Ravelo also gave his Sailors words of encouragement and recognized their hard work.

"Ordinary Sailors doing extraordinary things, that's you guys," Ravelo said. "That's what I see out of this group, day in and day out"” (Ref. Story Number:
NNS150126-12 - Release Date: 1/26/2015 12:01:00 PM - By Mass Communication Specialist Seaman Apprentice Brandon Davis, USS Abraham Lincoln Public Affairs, NORFOLK (NNS)).

 

Abraham Lincoln Conducts Integrated Fire Drill with Newport News Shipbuilding Fire Department

 

“Sailors aboard the Nimitz-class aircraft carrier USS Abraham Lincoln (CVN-72) participated in an integrated fire drill alongside the Newport News Shipbuilding Fire Department (NNSFD) on 22 January 2015 to test the two team's response time and cooperation.

"This training is extremely important while the ship is docked in Newport News Shipbuilding. It allowed the two teams to coordinate the response times and a procedure in the event a fire occurs," said Chief Warrant Officer 4 Kevin Davis.

Abraham Lincoln's In Port Emergency Team responded first by setting boundaries and combating the simulated class alpha fire.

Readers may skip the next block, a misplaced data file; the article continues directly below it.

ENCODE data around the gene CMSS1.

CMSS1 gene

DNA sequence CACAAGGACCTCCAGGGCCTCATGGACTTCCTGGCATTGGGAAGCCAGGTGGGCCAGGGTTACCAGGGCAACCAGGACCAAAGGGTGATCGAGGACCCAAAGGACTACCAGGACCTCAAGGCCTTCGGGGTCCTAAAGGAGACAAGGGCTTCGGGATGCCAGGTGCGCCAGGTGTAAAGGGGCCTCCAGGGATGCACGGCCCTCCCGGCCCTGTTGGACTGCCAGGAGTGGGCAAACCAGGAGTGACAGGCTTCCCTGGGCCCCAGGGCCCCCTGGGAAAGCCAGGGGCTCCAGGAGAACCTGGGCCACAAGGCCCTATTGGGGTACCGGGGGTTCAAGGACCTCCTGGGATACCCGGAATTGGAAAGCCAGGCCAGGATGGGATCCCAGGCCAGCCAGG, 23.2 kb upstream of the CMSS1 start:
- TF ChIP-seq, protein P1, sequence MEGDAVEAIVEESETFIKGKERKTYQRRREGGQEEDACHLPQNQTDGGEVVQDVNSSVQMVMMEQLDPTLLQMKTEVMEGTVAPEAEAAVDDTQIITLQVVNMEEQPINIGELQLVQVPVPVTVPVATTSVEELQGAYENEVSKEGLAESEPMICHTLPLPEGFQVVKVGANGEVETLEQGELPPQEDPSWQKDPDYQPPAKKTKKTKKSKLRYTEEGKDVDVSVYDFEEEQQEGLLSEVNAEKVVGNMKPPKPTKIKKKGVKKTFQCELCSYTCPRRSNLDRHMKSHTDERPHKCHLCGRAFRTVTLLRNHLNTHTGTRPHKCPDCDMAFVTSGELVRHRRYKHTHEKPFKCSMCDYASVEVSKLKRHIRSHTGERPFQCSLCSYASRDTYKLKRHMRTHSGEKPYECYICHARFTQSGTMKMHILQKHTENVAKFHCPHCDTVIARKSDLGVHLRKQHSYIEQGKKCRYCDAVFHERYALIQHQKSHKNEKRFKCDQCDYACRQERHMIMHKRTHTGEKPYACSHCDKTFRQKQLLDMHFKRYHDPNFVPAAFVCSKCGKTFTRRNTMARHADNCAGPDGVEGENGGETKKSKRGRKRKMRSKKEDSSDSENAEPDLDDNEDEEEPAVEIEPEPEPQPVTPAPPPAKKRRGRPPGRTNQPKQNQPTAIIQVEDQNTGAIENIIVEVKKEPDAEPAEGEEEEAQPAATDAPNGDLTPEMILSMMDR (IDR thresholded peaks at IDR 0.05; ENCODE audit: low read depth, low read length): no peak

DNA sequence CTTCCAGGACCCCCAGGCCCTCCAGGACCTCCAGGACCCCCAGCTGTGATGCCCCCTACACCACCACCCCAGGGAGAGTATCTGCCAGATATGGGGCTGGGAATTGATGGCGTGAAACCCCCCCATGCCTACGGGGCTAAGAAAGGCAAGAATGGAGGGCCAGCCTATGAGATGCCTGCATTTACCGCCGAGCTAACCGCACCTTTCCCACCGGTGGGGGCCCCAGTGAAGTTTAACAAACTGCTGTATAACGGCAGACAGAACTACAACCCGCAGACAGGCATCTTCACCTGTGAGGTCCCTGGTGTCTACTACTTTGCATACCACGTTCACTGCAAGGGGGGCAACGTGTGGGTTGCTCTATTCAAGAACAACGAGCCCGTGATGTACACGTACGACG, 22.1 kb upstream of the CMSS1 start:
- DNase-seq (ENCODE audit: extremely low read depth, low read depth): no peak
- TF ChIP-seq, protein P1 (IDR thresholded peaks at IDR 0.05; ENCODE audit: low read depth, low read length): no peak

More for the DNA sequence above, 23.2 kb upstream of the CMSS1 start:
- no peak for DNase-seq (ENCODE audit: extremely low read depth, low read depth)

"The In Port Emergency Team did a great job responding in a timely manner and controlling the fire until the Newport News Fire Department arrived and took control of the fire," said Davis. "The turnover between the two times was excellent and built a great working relationship with the two parties."

NNSFD responds to all casualties (fire, flooding, and medical) onboard
Lincoln. In the case of a fire, once notified, the response time is fast enough that NNSFD can provide hose team relief at the scene of the fire.

The objective of these drills, added Davis, is to help teach both the Sailors and the Fire Department how to rapidly respond to casualties, while also learning to work together to overcome the obstacles in front of them” (Ref. Story Number: